These days there is a great deal of talk about “big data.” According to J.D. Power Chief Digital Officer Bernardo Rodriguez, his firm is already converting “big data” into valuable analysis that can help automakers, car dealers and consumers. Depending upon how that analysis is used, it could change the competitive balance among automakers, enable savvy dealers to leap ahead of their peers and shake up the hidebound third-party auto advisor websites.
“There is no value to large amounts of data if you can’t use it,” Rodriguez told forbes.com. “We are not only able to harvest more data than ever before; we are able to digest that data to draw useful conclusions.”
Those useful conclusions concern both vehicles themselves — their operation and consumers’ perceptions of them — and the sales and service experience. Through partnerships that date back to the early 1990s, J.D. Power gathers an immense amount of data surrounding new and used vehicle transactions and vehicle service. Further, its data bank of statistically reliable consumer-provided information about individual make-models is unmatched worldwide, giving the firm the ability to provide consumers, car dealers, suppliers and vehicle manufacturers useful yardsticks.
According to Rodriguez, his company has barely scratched the surface of the valuable insights it can deliver based on the data it collects and crunches. He pointed to electronic driver’s aids as just one example of the scores of systems built into today’s vehicles about which his firm has compelling data.
“Let’s look at lane departure systems for a minute,” he said. “Some systems are very assertive, while others add guidance more gently. From in-car sensors, we can see how often the systems are being engaged, how they are being used and what drivers’ reactions are. Some systems irritate drivers so much that they turn them off. Being able to deliver that information in the context of how systems are operating across brands is a major advantage.”
Using its consumer-provided information J.D. Power was quick to identify in-car entertainment and information systems (so-called infotainment units) as significant “dis-satisfiers.” The absence of a volume knob on several Honda models a few years ago sent the brand’s Initial Quality Study scores tumbling, and that is just one of many instances in which a system that is working as designed still causes consumer consternation.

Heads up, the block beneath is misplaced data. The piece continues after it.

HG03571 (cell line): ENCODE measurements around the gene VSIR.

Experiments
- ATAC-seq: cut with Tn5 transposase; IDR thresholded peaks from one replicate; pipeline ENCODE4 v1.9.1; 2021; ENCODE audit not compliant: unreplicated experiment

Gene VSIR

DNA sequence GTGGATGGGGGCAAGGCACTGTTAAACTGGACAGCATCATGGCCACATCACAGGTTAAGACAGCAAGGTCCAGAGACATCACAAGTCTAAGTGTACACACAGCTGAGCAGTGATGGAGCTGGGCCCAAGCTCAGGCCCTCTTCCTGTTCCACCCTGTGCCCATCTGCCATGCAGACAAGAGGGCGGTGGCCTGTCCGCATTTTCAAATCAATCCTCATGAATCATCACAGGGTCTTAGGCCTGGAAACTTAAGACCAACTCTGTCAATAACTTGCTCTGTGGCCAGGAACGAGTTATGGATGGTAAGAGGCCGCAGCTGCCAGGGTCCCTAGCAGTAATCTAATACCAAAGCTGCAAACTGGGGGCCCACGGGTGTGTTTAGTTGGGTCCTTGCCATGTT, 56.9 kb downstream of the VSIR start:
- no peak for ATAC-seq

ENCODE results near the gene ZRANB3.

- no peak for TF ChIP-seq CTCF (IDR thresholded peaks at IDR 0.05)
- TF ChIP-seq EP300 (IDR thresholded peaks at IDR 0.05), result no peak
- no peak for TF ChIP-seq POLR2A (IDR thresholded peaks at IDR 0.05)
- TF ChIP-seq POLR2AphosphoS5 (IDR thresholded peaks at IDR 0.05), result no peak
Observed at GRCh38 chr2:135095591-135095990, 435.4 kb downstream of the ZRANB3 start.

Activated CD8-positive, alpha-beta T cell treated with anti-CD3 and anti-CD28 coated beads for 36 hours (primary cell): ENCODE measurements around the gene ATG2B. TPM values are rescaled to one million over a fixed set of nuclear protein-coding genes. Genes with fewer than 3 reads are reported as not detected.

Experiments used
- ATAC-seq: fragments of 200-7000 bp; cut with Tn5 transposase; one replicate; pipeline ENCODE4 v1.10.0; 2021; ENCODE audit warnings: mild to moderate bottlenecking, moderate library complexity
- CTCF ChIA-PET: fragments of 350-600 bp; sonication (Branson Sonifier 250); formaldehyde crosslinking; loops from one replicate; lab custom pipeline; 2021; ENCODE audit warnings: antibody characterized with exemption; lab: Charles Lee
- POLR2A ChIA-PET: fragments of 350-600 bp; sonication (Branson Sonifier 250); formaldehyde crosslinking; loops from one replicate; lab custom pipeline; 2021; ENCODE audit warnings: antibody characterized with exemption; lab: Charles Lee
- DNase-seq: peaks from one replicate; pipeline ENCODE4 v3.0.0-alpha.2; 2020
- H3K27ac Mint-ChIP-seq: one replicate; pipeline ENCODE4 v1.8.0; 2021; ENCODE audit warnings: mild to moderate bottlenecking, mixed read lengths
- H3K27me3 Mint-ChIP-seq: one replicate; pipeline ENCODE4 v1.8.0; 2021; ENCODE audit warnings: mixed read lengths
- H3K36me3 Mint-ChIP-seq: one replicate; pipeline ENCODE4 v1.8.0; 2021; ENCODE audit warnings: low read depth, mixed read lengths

Certainly, carmakers don’t want to equip their vehicles with expensive safety, entertainment or comfort-and-convenient features that antagonize or irritate buyers, but they run the risk of doing so, despite their internal testing and audits. The “Voice of the Customer” delivered through J.D. Power analysis can keep manufacturers out of the ditch.
At the same time, it can help consumers get a better understanding of what makes and models are most worthy of their attention…and their purchase dollars. Many third-party websites offer expert reviews of vehicles but very few incorporate the collective consumer experience into their reports. That is an area in which, Rodriguez said, the J.D. Power consumer automotive website can offer a “differentiated experience.”
“Most big third-party sites — Kelley Blue Book, Autotrader, Edmunds — are bound by their success,” Rodriguez said. JDPower.com and NADAGuides.com, which is owned and managed by J.D. Power, don’t have the traffic that the heavy hitters in the space have. Rodriguez looks at that as a potential competitive advantage going forward.
“We are not bound by legacies,” he said. “We can innovate without worrying about disrupting our current business.”
Innovate is just what Rodriguez intends to do. He recently brought in Tanya Parkes, a senior director of product management at KBB.com, to oversee and organize J.D. Power’s efforts in the digital automotive realm. At KBB.com, Parkes was instrumental in developing lucrative special projects that helped cement the brand’s relationship with some key advertisers.
Interestingly, advertising might take a back seat as J.D. Power attempts to build a compelling consumer experience that doesn’t mimic the current big players.
“I think we can move forward without advertising to provide a great consumer experience,” Rodriguez said. “Once we get there we can begin to introduce advertising.”
Even then, advertising might not come in the traditional on-line style of rectangles placed here and there on individual pages. Instead, Rodriguez said he’s interested in native advertising and affiliate marketing as ways to monetize the efforts.
Certainly competing against the big names in the third-party auto advisory space is daunting, but when it comes to recognition J.D. Power is already a big name. In fact, thanks in part to television ads that use J.D. Power awards to tout products, the J.D. Power brand is very well-recognized by American consumers. With the intimidating volume of consumer-, transaction- and vehicle-sourced data it can bring to bear, there is a reason to believe that J.D. Power can be the disruptive force that Rodriguez says it will be. And that could be a very good thing for carmakers, car dealers and car buyers alike.
This article first appeared on Forbes and was written by Jack R. Nerad and can be found here.